“People seem to believe the old narrative that correctional officers are simply guards and that the employees are uneducated. What they do not understand is that a prison is like a city. We have every career, employing some of the most highly educated staff you can imagine. We treat, educate, rehabilitate, and protect society by keeping the inmate incarcerated until his release date,” she said.

Three memorable moments

“When I was nominated and received the Executive of the Year award, I felt euphoric and honored.  The award showed how much the Department respected my efforts to operate the institution. However, I really felt the award was to be shared by all who worked at CRC because anything we did was a team effort,” she said.

To show appreciation to employees, Tampkins and her executive team sometimes prepared them breakfast.

“My executive team and I would wake up early in the morning and put on aprons to prepare meals for our staff, all to show them we care and how much they mean to us. California Rehabilitation Center has some of the best staff any Warden could ask for.”

Lastly, she said getting a bachelor’s degree program inside the prison was a major milestone for the department and a moment of pride to help cap off her long career. The program is provided by Pitzer College.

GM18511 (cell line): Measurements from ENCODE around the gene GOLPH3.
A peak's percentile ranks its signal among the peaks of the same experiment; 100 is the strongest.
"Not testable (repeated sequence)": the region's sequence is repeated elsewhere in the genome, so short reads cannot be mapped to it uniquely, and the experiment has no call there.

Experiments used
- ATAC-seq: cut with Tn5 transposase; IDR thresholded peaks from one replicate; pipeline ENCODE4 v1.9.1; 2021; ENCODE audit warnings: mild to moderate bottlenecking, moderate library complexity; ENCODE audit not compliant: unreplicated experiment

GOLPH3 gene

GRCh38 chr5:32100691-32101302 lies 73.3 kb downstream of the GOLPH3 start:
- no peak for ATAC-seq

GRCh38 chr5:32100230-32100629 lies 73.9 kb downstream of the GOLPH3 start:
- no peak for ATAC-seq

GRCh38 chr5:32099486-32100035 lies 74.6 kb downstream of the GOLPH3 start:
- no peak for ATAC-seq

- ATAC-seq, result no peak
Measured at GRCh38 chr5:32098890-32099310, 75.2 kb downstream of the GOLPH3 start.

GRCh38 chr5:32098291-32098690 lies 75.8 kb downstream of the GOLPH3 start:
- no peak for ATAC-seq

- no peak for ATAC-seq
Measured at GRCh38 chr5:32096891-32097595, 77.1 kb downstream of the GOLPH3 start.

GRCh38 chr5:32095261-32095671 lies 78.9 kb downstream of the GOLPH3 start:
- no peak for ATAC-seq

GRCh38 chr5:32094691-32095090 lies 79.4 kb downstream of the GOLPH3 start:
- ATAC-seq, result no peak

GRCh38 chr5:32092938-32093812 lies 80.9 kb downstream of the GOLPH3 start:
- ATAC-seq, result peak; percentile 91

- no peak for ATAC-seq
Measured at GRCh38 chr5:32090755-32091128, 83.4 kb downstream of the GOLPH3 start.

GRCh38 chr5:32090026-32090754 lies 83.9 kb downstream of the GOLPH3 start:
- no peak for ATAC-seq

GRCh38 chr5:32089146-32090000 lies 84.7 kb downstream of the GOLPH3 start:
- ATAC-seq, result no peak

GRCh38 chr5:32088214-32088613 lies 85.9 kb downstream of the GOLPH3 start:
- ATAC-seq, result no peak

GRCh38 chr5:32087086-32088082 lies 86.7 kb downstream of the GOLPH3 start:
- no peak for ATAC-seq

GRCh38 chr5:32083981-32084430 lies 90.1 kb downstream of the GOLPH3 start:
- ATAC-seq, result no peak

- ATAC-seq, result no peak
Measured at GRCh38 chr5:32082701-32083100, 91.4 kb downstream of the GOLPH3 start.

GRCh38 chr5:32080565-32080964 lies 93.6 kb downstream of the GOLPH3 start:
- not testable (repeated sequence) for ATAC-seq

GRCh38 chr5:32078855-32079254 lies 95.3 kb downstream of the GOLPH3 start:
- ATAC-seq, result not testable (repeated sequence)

California Rehabilitation Center is different

“Our mission is in our name: Rehabilitation,” Tampkins said. “We have always had the desire and programs to treat and rehabilitate prisoners. We safely housed and provided programs to both female and male inmates. CRC was the only institution to transition, not without effort, the entire institution to a Non-Designated Programming Facility. CRC is the only prison that has a BA program where students from the community sit side-by-side with inmates to obtain degrees from Pitzer College.”

Tampkins takes pride in the efforts made daily by prison staff and leadership.

“The Department of Corrections was one of the best choices I made in my life. I have had a good career and being the Warden of CRC never felt like a job,” she said. “I loved the position and the institution, but most of all, the employees.”

By Don Chaddock, Inside CDCR editor

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Women's History Month March 2022 text over images from CDCR past